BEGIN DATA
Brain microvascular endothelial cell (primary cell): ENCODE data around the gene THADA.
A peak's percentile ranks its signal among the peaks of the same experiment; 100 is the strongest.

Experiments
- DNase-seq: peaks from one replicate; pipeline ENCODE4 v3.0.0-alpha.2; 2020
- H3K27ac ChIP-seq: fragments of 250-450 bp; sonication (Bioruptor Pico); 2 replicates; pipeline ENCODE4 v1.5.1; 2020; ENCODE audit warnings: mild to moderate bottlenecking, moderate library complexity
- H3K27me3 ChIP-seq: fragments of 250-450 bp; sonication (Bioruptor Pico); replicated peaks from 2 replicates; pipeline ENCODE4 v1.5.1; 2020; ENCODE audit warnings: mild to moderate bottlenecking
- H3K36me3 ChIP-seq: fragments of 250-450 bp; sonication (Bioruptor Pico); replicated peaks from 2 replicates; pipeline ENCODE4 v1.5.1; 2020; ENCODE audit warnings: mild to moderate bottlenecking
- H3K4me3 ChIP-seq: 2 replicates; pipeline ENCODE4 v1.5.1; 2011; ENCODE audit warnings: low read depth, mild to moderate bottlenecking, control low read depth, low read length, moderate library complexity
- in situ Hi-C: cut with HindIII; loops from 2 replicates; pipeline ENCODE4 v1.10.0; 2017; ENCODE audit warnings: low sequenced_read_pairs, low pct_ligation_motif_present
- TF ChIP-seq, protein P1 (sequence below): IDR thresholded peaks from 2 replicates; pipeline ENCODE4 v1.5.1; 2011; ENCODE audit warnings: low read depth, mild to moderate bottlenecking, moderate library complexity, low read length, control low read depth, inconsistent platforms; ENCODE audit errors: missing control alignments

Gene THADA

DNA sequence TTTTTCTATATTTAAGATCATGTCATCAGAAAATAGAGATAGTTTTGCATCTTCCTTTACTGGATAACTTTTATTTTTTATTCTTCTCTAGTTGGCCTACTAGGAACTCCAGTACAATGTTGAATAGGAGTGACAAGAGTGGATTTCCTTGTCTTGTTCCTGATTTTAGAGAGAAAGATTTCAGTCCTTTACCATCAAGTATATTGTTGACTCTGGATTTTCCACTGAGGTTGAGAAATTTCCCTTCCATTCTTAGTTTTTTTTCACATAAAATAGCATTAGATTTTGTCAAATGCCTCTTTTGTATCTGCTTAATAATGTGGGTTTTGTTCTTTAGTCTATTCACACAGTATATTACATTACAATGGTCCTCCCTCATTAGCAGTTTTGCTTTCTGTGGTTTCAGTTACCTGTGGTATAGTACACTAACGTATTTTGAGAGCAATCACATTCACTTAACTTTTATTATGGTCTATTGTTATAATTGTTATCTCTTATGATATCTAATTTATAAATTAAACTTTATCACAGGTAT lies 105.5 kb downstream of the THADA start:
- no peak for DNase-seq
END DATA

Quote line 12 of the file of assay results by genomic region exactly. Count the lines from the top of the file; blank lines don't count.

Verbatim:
DNA sequence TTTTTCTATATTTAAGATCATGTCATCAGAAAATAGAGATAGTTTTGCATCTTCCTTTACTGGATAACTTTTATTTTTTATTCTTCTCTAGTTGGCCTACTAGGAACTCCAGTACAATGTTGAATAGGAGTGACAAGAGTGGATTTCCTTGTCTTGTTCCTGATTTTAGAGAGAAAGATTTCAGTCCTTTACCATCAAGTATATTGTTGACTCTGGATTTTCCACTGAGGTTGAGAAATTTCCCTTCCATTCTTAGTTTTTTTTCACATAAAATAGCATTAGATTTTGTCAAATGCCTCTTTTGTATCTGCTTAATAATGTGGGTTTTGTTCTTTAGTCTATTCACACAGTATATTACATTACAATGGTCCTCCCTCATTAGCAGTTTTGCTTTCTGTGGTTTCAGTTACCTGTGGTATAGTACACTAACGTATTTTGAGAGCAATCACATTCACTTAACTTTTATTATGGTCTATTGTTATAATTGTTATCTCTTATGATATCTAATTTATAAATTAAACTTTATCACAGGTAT lies 105.5 kb downstream of the THADA start: